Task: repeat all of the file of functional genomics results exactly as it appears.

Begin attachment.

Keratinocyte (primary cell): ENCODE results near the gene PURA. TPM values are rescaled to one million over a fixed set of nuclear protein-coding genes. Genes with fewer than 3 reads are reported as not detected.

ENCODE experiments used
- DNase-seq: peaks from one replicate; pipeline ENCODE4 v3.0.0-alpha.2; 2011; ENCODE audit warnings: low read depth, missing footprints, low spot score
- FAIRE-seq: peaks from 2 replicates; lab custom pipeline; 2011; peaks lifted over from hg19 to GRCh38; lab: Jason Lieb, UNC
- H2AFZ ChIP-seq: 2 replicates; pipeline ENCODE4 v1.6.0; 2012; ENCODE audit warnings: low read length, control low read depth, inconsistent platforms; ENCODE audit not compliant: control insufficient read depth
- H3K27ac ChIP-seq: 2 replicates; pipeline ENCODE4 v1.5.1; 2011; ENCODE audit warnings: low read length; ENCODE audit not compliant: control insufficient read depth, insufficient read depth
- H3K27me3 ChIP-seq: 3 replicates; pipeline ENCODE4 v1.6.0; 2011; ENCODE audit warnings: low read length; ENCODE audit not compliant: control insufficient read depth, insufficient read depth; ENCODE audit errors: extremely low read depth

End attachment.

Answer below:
Keratinocyte (primary cell): ENCODE results near the gene PURA. TPM values are rescaled to one million over a fixed set of nuclear protein-coding genes. Genes with fewer than 3 reads are reported as not detected.

ENCODE experiments used
- DNase-seq: peaks from one replicate; pipeline ENCODE4 v3.0.0-alpha.2; 2011; ENCODE audit warnings: low read depth, missing footprints, low spot score
- FAIRE-seq: peaks from 2 replicates; lab custom pipeline; 2011; peaks lifted over from hg19 to GRCh38; lab: Jason Lieb, UNC
- H2AFZ ChIP-seq: 2 replicates; pipeline ENCODE4 v1.6.0; 2012; ENCODE audit warnings: low read length, control low read depth, inconsistent platforms; ENCODE audit not compliant: control insufficient read depth
- H3K27ac ChIP-seq: 2 replicates; pipeline ENCODE4 v1.5.1; 2011; ENCODE audit warnings: low read length; ENCODE audit not compliant: control insufficient read depth, insufficient read depth
- H3K27me3 ChIP-seq: 3 replicates; pipeline ENCODE4 v1.6.0; 2011; ENCODE audit warnings: low read length; ENCODE audit not compliant: control insufficient read depth, insufficient read depth; ENCODE audit errors: extremely low read depth